He couldn’t give up.
The arch rose in front of him as he neared, the bright orange of it dulled by the oncoming twilight. Two large urns placed on either side of the Torii smoked with sour incense and thin, waxy candles. They seemed so far away. Too far.
The voices rose in awkward discord. “Taira no Kiyomori,” they breathed, each syllable a separate voice.
He didn’t dare look back. The shadow’s breath was on him; he could feel it searing the nape of his neck.
He stumbled toward the Torii. The tide lapped in to shore, washing only knee-deep against the base of the orange gateway. It towered above him, the huge Shinto entrance to Itsukushima Shrine. He’d gone through this doorway before, but not on foot. How beautiful the imperial ships had looked as they sailed through the Torii at full tide, how colorful as they approached the shrine flooding with the sounds of
dancing. But not now. Now it was stark, the white salt spray of the ocean peeling away the pale orange paint on the shrine’s walkways. Taira splashed through the surf alone, forgotten, toward the barnacle-encrusted legs of the gate.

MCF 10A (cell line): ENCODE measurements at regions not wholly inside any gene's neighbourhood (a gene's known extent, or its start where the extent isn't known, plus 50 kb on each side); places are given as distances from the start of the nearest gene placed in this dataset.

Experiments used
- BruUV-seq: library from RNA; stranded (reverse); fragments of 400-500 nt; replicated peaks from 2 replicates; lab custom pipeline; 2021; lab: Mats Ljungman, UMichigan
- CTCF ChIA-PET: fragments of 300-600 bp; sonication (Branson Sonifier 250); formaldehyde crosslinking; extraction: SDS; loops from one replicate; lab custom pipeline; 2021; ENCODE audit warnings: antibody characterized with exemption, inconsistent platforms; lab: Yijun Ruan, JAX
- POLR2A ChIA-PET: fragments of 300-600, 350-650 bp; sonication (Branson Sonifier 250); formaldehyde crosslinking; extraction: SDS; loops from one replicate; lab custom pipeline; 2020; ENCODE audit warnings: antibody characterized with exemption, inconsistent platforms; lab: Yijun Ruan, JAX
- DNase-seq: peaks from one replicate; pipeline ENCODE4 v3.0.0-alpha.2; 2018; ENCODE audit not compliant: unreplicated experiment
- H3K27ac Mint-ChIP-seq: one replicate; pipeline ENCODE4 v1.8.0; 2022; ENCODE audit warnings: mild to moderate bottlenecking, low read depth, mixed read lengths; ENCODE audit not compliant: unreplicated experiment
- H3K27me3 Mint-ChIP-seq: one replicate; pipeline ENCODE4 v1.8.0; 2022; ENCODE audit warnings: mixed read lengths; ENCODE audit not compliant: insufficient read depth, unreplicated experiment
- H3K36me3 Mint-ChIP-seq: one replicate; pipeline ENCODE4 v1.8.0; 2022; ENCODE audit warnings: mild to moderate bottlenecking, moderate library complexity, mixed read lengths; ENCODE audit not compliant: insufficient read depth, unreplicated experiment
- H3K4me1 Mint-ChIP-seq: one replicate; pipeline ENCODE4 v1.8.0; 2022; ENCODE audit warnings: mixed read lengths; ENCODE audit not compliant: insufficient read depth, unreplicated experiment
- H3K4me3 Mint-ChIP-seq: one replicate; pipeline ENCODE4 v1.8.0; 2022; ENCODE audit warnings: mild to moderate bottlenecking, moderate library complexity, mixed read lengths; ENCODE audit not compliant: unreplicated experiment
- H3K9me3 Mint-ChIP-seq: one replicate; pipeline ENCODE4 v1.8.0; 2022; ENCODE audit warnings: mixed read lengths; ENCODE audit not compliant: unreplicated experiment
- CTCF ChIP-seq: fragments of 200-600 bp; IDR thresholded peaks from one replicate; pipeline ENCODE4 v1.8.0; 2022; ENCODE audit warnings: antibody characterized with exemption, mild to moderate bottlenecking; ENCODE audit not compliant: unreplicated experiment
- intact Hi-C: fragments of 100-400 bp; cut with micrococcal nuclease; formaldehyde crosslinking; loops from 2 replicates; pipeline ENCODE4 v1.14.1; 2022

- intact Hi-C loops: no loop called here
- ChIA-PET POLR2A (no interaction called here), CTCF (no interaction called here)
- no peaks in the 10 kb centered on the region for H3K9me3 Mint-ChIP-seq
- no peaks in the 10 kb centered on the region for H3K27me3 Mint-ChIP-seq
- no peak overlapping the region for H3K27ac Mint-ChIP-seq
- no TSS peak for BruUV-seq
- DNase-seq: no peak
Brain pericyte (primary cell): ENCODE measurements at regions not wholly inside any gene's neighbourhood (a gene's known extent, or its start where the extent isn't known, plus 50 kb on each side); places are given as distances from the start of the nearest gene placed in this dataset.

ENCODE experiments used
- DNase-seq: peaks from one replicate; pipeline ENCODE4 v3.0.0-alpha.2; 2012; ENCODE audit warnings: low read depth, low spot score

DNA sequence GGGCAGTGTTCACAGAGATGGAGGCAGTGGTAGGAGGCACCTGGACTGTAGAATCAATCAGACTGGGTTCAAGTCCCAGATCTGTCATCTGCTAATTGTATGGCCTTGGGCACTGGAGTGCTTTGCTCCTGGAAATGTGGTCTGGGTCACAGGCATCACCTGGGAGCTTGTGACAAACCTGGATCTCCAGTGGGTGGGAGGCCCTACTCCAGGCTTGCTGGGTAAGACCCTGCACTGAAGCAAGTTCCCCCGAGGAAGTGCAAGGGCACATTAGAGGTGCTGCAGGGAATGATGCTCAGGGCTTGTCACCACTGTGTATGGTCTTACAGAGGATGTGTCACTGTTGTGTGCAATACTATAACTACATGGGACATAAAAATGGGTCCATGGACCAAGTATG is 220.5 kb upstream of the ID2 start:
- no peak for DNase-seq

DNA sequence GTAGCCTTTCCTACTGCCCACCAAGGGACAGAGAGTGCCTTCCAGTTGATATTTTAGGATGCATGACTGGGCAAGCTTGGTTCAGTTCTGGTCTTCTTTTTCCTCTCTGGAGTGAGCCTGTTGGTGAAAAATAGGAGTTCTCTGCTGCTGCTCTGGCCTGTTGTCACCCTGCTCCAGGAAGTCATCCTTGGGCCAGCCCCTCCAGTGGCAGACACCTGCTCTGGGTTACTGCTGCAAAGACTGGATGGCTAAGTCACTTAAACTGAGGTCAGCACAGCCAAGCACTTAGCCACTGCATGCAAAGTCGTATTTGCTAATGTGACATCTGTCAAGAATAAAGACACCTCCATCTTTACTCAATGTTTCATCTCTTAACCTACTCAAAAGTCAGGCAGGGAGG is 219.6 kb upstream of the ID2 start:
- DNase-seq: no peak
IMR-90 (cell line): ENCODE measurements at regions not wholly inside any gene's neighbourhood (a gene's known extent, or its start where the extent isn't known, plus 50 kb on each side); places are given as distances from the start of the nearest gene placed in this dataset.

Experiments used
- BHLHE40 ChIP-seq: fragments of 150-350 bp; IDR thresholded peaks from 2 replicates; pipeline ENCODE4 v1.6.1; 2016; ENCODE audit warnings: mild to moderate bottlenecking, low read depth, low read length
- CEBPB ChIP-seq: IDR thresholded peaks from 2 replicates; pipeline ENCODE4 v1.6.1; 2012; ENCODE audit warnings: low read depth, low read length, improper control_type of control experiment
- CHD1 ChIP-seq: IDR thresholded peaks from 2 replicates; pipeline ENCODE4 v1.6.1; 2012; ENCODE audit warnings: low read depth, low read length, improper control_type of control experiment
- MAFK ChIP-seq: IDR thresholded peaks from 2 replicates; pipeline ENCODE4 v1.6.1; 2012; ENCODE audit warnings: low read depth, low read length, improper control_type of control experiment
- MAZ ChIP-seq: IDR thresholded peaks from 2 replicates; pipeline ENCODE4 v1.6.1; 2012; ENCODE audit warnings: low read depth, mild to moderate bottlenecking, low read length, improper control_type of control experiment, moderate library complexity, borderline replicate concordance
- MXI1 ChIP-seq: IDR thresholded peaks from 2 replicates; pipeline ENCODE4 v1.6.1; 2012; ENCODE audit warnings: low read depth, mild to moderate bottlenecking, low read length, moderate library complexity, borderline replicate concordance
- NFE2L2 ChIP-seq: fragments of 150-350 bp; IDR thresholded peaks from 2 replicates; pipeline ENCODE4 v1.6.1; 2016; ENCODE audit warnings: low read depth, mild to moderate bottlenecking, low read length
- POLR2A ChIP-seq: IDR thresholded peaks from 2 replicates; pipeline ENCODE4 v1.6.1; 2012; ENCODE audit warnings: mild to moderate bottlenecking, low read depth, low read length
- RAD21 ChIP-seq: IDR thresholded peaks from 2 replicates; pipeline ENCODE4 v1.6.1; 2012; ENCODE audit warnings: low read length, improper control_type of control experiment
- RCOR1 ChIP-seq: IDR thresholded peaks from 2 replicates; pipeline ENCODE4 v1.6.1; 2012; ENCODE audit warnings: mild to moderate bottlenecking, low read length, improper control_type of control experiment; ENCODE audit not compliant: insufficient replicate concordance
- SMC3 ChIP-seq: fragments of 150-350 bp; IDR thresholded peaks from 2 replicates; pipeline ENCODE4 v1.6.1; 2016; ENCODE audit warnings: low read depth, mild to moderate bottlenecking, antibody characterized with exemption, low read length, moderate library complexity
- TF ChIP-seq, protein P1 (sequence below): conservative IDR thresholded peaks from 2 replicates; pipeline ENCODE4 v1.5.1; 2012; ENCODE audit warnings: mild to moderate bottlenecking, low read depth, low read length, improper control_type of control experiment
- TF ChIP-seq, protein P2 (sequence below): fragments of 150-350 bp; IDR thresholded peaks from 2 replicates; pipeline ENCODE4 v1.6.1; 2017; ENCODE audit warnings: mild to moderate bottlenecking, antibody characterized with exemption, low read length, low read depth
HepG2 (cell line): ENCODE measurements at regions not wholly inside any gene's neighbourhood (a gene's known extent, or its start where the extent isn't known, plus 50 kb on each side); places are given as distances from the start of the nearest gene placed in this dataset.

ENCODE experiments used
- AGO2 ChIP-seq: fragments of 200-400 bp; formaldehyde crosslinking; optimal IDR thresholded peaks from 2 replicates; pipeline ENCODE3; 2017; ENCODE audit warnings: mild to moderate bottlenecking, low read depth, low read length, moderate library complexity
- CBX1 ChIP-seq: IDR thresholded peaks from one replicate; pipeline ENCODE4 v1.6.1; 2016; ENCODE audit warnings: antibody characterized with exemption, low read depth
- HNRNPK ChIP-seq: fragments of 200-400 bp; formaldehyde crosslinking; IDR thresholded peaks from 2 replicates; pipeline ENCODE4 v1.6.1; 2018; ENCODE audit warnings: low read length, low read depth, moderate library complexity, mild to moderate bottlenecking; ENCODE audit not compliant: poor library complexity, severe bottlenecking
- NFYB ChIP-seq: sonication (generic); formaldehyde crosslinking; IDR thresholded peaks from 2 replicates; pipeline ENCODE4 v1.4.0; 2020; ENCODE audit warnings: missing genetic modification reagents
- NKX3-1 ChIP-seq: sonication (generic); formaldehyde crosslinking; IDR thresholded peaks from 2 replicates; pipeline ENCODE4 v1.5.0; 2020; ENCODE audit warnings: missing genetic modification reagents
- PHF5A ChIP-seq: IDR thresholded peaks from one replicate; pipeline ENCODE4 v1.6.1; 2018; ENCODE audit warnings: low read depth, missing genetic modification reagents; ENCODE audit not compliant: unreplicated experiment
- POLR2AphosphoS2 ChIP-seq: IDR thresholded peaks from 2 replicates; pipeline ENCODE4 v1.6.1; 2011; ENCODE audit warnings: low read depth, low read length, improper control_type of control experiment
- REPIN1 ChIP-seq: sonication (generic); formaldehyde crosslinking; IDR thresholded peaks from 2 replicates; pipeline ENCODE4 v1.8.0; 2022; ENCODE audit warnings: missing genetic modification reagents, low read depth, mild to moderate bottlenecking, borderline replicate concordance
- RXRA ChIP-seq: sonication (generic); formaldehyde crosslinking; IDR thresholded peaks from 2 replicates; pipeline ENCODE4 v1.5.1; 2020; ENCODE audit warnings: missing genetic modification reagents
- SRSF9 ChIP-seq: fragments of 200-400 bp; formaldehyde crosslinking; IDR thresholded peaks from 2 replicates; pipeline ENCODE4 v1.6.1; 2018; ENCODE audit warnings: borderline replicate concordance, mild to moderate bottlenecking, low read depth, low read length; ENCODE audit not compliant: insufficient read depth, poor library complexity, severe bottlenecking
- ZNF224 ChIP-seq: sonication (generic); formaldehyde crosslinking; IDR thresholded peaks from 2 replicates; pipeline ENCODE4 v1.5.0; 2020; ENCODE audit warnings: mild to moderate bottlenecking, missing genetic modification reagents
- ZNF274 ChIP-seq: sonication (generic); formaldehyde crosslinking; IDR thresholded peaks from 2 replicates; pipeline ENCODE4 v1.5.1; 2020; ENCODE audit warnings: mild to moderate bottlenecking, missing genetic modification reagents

If this didn’t work, he was dead.
He might be dead anyway. The ink had soaked too deep beneath the surface of his life. He was drowning—what’s a last gasp of air to one already lost to the angry waves?
, he thought.
A shadow ensnared his lone sandal and he fell forward to a mouthful of sand. Another inky swirl tugged on his ankle. He kicked them back as he dragged himself through the gate. The shadows smashed against the Torii like a dark tide, all of them trying to enter at once, jamming the space between the legs of the gate like storm clouds, the darkness stretching to the huge orange beam laid across the top.